On 29 January, members of the King’s Think Tank European Affairs and Energy and Environment policy centres, and one of the Head Editors visited the European Union institutions in Brussels. Mere hours away from the final vote on the UK’s Withdrawal Agreement from the EU, the visit was one of anticipation, uncertainty, and excitement. Upon arrival in Brussels, we split into two groups: the Energy and Environment policy centre visited the European Parliament, and the European Affairs policy centre first visited the European Economic and Social Committee (EESC) and then the Parliament, before reconvening in the afternoon at the European Commission and experiencing the unexpected opportunity to witness the aforementioned vote. Below, the two groups detail their visits.
Migration has become a highly debated and fairly misunderstood topic in contemporary politics. While taking part in the European ARISE project (Analysing Refugee Inclusion in Southern Europe) in Southern Italy, I met Hamady, a migrant from Senegal. Whilst telling me about his own perspective on migration, he explained that if you have not ‘witnessed it’ you are unable to fully comprehend it. This is why he believes in the importance of recounting his own experience to sensitise the general public on the issue. ‘It is part of the integration process’, he says.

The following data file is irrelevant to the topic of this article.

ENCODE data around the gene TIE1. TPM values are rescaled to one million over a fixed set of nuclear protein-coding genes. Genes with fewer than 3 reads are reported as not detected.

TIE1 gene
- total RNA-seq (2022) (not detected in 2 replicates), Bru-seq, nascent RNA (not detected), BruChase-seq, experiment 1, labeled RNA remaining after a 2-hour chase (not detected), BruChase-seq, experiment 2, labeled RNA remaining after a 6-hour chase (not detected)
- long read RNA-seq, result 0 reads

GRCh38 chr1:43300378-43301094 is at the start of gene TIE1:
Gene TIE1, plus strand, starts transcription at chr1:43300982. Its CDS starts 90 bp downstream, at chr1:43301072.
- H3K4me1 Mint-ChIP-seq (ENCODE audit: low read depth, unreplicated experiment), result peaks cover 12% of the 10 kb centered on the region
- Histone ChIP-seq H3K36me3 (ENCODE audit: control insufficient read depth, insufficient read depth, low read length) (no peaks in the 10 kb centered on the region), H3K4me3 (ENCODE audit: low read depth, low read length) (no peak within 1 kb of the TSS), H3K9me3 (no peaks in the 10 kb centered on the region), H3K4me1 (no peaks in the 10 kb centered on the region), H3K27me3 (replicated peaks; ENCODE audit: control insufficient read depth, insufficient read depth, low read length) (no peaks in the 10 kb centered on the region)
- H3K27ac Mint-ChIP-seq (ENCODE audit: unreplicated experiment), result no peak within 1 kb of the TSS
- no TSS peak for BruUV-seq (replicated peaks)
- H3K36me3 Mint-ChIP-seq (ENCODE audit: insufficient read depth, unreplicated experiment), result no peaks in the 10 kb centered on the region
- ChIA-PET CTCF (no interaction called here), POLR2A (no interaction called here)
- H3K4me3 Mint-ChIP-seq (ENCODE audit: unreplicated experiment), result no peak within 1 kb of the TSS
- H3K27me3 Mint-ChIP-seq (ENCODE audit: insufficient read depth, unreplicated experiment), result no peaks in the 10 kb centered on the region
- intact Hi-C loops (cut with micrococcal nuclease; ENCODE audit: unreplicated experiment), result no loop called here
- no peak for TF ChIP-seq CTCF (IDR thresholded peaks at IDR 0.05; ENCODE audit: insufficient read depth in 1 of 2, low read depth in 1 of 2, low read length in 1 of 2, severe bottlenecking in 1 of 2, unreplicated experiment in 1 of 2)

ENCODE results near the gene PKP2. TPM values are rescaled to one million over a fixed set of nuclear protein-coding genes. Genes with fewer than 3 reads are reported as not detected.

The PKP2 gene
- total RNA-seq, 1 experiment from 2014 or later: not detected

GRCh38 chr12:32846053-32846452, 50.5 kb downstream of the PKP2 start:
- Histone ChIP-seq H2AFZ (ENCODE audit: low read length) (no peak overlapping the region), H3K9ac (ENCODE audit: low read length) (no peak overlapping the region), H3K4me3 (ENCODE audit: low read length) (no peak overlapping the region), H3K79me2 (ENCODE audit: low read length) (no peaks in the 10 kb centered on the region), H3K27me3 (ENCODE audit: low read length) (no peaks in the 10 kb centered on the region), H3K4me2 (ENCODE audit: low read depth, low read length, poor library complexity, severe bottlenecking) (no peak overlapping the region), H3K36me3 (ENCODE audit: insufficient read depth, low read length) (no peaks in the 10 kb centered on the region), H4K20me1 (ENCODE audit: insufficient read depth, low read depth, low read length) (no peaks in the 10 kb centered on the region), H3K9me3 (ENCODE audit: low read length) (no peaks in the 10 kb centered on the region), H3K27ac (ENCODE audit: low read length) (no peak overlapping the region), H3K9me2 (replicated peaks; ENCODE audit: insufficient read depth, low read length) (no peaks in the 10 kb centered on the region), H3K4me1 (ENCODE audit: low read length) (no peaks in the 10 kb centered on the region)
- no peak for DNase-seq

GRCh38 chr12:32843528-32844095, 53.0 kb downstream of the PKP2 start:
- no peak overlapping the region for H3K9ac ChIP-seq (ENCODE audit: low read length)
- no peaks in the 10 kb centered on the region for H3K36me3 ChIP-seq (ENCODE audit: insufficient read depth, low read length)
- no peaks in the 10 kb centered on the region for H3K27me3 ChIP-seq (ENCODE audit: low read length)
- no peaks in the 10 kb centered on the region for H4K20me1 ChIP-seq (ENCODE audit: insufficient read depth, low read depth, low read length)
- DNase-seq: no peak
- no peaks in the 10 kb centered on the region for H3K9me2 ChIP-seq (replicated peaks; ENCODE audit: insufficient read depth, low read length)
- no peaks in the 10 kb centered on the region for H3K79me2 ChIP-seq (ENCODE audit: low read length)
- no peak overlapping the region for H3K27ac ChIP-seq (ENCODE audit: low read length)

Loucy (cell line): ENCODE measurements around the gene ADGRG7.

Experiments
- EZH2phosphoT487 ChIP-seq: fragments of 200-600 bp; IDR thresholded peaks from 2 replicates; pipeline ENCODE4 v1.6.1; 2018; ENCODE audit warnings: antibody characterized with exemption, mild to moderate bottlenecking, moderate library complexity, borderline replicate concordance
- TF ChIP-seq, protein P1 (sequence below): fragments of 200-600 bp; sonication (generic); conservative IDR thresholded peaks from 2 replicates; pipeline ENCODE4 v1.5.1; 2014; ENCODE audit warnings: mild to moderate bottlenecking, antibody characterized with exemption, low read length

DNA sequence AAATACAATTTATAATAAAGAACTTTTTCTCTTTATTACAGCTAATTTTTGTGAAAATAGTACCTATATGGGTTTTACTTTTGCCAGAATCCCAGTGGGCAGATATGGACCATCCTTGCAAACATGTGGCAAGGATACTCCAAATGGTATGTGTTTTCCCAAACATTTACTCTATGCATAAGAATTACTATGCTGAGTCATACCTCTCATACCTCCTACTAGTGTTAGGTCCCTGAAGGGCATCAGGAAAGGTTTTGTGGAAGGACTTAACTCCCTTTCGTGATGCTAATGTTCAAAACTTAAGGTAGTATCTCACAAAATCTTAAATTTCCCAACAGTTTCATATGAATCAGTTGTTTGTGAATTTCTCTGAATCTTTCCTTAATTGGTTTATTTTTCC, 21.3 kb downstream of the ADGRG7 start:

On 14 March 2019, Cyclone Idai devastated 90 percent of the city of Beira in Mozambique. The major humanitarian crisis that ensued has affected anywhere between 1.85 and 3 million people and displaced approximately 146,000 people within Mozambique’s territory, as citizens sought to escape the floods and fled homes that were reduced to debris. As the consequences of climate change accelerate, the pressing issue of climate migration calls for urgent intervention.
Lately, issues surrounding mental health have taken centre stage in our society. The efforts of NGOs, healthcare services, and government bodies have made a significant impact by sensitising people’s perception of this topic. Yet, despite this increased coverage and seemingly positive steps towards dispelling stigma and taking preventative action, poor mental health and suicide has become an ever-mounting crisis. Universities and higher education colleges in particular have faced pressure to make drastic changes after figures released by the Office for National Statistics (ONS) showed a doubling in the number of student suicides – 52 in 2000/1 to 95 in 2016/17. In total, approximately 1,330 higher education students took their lives within this period, of which 686 (66%) were male and 452 (34%) were female. Across the UK, many universities are struggling to provide adequate mental health support, with demand for services increasing 50% over the last 5 years as more and more students are presenting symptoms of high levels of stress and anxiety. To tackle this silent epidemic, more focus needs to be placed on preventative measures such as early intervention and the promotion of healthy thoughts and behaviours.